LONDON (Reuters) - Andy Murray was left in the shade by Juan Martin del Potro this year as the gangly Argentine made his grand slam breakthrough although the Briton is confident his time will arrive soon.
Del Potro, at 21 a year younger than Murray, stunned Rafael Nadal and then Roger Federer to win the U.S. Open in September meaning Murray is now the odd one out -- the only member of the world's top five without a major title on his CV.
He gets a chance to prove his credentials in London over the next week when he competes for the one million pounds jackpot at the ATP World Tour Finals and believes winning the tournament is the next best thing to a grand slam.
"This tournament is just behind the grand slams because you have to win five matches, or four matches, against the top players in the world," Murray, who starts his round-robin matches against Del Potro on Sunday, told reporters.
"You might even have to beat the number one or number two in the world twice to win the event so it's not quite the same as a grand slam but it's a huge, huge tournament."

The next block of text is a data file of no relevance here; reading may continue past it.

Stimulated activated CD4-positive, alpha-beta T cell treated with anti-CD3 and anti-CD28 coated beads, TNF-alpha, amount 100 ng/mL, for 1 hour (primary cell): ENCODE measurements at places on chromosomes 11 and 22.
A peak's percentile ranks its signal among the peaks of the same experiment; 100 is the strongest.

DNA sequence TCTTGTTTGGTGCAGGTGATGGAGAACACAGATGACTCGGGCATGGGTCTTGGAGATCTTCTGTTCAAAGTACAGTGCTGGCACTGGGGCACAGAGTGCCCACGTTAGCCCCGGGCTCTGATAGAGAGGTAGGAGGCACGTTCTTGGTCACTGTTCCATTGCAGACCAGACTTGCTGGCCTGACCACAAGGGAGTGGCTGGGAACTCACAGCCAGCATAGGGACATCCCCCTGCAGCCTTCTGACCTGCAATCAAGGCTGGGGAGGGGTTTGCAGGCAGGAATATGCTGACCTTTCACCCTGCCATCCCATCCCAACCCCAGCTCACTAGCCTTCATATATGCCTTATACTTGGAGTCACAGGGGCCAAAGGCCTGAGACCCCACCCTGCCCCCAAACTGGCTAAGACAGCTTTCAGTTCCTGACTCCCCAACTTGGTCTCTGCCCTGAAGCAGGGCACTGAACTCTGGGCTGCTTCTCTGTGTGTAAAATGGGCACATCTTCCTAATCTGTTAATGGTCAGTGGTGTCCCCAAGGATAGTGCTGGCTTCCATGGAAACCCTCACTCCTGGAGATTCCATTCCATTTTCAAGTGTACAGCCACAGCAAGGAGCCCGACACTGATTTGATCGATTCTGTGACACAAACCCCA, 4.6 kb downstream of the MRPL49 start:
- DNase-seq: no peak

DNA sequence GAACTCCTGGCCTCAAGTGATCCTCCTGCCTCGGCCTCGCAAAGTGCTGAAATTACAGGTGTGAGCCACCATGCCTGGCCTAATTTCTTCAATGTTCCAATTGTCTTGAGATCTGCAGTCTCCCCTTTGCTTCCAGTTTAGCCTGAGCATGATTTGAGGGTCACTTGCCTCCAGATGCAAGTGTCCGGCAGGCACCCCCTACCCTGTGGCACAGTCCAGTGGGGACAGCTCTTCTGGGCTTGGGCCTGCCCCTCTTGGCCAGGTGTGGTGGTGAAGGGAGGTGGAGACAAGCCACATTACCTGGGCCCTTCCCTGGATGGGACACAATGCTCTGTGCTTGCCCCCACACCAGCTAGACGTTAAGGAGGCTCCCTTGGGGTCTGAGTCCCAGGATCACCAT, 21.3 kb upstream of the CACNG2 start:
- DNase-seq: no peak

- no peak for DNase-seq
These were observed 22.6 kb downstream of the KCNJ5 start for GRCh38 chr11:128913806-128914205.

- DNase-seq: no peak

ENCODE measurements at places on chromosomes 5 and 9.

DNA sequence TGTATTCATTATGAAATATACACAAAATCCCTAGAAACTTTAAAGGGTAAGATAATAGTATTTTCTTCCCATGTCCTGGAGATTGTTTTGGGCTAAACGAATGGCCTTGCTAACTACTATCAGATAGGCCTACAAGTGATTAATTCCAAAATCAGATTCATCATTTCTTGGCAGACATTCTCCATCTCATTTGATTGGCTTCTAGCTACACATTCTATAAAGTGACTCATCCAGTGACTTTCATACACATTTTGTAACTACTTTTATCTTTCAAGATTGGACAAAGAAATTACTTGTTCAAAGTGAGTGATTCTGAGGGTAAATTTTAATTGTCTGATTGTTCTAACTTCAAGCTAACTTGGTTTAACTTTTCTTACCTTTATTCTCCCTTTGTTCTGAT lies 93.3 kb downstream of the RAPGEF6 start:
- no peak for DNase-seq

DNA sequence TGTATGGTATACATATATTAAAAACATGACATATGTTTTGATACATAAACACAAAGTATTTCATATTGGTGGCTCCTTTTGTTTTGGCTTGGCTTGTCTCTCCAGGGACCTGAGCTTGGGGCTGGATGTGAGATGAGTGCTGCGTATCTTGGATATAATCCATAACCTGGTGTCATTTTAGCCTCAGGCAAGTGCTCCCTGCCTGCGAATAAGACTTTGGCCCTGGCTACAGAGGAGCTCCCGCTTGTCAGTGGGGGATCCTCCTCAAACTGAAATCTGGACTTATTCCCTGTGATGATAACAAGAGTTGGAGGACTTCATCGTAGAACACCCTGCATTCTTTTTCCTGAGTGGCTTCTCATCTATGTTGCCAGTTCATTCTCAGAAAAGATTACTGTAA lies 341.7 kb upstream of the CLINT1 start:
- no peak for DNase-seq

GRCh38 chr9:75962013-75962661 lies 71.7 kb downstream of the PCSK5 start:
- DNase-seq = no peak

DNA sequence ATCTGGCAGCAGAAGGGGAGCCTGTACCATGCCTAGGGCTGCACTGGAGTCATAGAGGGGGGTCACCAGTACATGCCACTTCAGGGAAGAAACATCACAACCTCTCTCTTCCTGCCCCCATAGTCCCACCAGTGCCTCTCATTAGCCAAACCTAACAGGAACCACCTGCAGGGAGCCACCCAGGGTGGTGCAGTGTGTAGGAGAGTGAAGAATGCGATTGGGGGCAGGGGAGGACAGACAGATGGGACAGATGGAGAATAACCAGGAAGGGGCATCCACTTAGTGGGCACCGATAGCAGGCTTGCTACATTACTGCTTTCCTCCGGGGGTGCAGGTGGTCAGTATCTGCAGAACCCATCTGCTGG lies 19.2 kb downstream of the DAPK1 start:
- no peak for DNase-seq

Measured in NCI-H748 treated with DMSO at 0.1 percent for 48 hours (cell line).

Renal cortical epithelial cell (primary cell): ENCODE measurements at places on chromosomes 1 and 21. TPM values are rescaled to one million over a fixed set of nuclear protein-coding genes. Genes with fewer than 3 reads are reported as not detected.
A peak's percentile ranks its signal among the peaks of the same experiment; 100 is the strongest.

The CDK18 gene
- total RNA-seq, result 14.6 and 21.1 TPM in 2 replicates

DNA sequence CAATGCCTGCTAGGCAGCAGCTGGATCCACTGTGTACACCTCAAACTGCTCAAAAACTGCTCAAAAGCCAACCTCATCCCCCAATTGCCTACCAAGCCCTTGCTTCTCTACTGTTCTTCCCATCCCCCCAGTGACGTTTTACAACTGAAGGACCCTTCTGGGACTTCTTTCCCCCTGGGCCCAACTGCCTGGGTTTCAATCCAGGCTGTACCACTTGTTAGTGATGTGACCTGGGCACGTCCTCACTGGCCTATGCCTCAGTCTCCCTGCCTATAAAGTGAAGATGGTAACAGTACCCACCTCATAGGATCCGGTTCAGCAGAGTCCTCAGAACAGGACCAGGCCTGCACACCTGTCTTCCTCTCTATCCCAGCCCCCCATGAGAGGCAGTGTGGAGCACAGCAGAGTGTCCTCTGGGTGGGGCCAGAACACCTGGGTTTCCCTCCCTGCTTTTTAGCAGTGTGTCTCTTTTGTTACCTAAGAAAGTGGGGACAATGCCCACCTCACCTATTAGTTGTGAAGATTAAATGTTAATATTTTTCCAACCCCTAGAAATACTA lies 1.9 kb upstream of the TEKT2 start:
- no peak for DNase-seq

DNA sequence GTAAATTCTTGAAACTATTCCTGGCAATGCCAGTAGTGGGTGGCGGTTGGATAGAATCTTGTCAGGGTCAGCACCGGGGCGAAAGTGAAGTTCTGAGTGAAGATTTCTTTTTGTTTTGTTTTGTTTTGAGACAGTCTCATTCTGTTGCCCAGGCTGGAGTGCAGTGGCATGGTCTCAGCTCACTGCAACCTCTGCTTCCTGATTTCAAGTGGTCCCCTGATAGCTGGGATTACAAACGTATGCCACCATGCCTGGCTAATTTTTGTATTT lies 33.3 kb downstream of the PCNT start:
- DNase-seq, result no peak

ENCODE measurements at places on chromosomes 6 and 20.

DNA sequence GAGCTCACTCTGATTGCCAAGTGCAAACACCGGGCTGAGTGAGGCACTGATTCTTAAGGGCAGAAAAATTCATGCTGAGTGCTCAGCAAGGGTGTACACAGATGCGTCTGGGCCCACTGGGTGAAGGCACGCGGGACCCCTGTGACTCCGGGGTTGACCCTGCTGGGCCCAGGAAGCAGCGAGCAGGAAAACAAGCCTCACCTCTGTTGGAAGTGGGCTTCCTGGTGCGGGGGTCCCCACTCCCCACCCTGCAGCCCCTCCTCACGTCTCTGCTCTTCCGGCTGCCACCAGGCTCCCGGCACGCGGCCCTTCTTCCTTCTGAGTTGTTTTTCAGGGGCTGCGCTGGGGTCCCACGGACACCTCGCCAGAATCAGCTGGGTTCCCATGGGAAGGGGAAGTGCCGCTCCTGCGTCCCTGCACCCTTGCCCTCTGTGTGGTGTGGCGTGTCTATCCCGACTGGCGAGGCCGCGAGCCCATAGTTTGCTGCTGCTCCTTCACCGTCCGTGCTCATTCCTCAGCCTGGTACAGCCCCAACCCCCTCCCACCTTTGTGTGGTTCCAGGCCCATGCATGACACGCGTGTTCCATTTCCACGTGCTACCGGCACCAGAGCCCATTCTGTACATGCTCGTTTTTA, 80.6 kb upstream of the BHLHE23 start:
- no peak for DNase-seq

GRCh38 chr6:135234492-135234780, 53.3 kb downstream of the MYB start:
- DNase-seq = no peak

Murray has grown tired of fielding questions about his failure to win a grand slam this season.
He pointed out he equalled his best run at the Australian Open and went further than ever before at Roland Garros and Wimbledon, reaching the quarter-finals and semis respectively.
"Everyone views it a little bit differently but I still believe that I have a few chances, maybe one or two more chances, to win a grand slam
," said Murray who claimed his sixth title of the year in Valencia earlier this month.
"The year has been a successful one. For some people grand slams are the be-all and end-all. I want to win one, I'm trying my best to win one and I'll work as hard as I can.
"My consistency this year has been superb. Physically, I've felt like I've been a lot better this year. I've got a better record against all the top players this year, so it has been my best year on tour without question."
Del Potro said he was looking forward to facing Murray in the opening action in London but admitted he was surprised the Scot had yet to win one of the game's big prizes.
"I am surprised, yeah, a little bit. I'm sure that it was one of his goals for this year
," said Del Potro. "For me I was thinking more next year or 2011 so for me it came early.
"But Murray is a great player and he will have 20,000 people cheering for him on Sunday so it's going to be tough."
Does he really think that,surely he have more than 1 or 2 chances to win GS.Think he only saying it just so he can avoid the hype
DelPo kind of rubbing it in